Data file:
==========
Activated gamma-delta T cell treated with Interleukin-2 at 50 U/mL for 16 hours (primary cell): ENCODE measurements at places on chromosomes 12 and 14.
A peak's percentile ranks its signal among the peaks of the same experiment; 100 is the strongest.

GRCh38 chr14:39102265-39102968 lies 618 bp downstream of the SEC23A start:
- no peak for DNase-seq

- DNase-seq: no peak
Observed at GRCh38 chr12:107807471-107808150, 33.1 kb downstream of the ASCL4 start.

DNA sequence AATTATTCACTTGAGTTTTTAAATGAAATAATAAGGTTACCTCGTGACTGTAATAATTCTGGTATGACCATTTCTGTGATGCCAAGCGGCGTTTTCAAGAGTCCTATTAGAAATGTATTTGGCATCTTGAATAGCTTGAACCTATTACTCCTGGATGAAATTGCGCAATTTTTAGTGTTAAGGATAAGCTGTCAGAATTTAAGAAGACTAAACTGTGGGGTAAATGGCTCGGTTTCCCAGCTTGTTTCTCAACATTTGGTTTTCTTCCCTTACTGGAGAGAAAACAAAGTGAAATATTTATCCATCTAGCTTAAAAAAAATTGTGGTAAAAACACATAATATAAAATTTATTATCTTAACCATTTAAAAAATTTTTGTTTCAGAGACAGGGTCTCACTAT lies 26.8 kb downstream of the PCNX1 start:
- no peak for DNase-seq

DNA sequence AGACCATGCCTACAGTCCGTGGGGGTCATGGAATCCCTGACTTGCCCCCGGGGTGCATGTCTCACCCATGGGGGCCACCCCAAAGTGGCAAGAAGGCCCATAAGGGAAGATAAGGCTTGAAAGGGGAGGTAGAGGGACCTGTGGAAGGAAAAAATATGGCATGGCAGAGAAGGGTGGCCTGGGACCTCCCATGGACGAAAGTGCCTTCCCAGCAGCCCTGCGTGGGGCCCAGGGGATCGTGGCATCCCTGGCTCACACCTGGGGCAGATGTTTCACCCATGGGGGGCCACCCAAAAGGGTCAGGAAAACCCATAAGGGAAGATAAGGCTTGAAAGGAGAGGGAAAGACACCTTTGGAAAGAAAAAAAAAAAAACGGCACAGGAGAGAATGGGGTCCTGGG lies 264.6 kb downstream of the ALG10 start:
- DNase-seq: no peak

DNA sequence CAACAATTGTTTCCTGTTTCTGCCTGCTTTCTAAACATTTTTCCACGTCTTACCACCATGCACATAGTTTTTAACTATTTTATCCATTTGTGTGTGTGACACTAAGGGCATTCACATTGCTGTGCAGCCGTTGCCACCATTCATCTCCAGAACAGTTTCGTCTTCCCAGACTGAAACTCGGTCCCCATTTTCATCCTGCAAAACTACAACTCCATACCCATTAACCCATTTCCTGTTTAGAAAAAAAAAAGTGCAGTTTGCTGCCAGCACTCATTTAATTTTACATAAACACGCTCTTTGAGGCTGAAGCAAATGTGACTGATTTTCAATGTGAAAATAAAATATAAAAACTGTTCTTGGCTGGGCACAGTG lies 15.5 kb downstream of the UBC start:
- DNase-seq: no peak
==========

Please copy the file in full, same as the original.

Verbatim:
Activated gamma-delta T cell treated with Interleukin-2 at 50 U/mL for 16 hours (primary cell): ENCODE measurements at places on chromosomes 12 and 14.
A peak's percentile ranks its signal among the peaks of the same experiment; 100 is the strongest.

GRCh38 chr14:39102265-39102968 lies 618 bp downstream of the SEC23A start:
- no peak for DNase-seq

- DNase-seq: no peak
Observed at GRCh38 chr12:107807471-107808150, 33.1 kb downstream of the ASCL4 start.

DNA sequence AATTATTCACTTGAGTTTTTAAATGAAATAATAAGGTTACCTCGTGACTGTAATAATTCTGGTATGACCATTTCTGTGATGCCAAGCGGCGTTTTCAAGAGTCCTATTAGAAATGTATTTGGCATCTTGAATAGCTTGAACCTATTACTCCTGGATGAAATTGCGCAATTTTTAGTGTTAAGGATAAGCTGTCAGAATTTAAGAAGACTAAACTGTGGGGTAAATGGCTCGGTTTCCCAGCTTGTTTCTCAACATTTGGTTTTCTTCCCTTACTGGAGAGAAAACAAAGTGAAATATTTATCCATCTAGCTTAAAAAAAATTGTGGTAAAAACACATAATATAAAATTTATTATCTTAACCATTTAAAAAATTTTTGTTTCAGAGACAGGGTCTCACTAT lies 26.8 kb downstream of the PCNX1 start:
- no peak for DNase-seq

DNA sequence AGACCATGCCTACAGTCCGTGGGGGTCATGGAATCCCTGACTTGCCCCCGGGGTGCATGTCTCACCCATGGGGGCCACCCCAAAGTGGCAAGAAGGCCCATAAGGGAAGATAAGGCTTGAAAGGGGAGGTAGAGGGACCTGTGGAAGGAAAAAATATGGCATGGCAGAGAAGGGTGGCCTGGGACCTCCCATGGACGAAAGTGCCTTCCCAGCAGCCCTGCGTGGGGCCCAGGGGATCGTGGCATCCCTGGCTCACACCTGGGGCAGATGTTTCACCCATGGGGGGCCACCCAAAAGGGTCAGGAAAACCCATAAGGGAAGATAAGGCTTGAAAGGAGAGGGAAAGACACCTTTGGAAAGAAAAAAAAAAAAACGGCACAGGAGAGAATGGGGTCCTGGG lies 264.6 kb downstream of the ALG10 start:
- DNase-seq: no peak

DNA sequence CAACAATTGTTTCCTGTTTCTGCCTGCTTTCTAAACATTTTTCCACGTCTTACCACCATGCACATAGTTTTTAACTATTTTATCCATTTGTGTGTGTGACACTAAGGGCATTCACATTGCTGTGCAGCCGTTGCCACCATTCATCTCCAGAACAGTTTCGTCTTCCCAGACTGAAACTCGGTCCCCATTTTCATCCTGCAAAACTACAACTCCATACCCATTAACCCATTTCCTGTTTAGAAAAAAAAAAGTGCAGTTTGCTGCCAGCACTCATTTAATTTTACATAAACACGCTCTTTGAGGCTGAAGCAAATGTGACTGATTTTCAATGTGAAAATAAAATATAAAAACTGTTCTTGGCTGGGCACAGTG lies 15.5 kb downstream of the UBC start:
- DNase-seq: no peak